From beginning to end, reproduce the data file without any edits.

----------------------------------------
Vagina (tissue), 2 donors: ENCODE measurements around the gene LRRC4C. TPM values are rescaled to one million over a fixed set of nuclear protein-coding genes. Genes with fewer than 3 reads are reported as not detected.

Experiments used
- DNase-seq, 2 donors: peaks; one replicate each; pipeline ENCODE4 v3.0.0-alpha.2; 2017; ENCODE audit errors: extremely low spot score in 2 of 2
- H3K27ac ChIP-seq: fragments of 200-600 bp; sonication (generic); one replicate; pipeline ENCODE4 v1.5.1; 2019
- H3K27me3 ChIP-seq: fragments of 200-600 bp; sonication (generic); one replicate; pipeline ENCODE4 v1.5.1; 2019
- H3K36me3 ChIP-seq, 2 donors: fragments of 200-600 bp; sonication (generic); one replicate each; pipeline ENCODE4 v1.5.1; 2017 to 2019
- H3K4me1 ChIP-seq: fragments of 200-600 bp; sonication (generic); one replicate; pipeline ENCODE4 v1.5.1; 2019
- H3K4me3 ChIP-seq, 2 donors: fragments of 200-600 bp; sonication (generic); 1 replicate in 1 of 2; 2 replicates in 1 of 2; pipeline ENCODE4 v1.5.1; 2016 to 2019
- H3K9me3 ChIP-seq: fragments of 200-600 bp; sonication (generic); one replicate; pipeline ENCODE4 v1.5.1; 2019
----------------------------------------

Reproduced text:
Vagina (tissue), 2 donors: ENCODE measurements around the gene LRRC4C. TPM values are rescaled to one million over a fixed set of nuclear protein-coding genes. Genes with fewer than 3 reads are reported as not detected.

Experiments used
- DNase-seq, 2 donors: peaks; one replicate each; pipeline ENCODE4 v3.0.0-alpha.2; 2017; ENCODE audit errors: extremely low spot score in 2 of 2
- H3K27ac ChIP-seq: fragments of 200-600 bp; sonication (generic); one replicate; pipeline ENCODE4 v1.5.1; 2019
- H3K27me3 ChIP-seq: fragments of 200-600 bp; sonication (generic); one replicate; pipeline ENCODE4 v1.5.1; 2019
- H3K36me3 ChIP-seq, 2 donors: fragments of 200-600 bp; sonication (generic); one replicate each; pipeline ENCODE4 v1.5.1; 2017 to 2019
- H3K4me1 ChIP-seq: fragments of 200-600 bp; sonication (generic); one replicate; pipeline ENCODE4 v1.5.1; 2019
- H3K4me3 ChIP-seq, 2 donors: fragments of 200-600 bp; sonication (generic); 1 replicate in 1 of 2; 2 replicates in 1 of 2; pipeline ENCODE4 v1.5.1; 2016 to 2019
- H3K9me3 ChIP-seq: fragments of 200-600 bp; sonication (generic); one replicate; pipeline ENCODE4 v1.5.1; 2019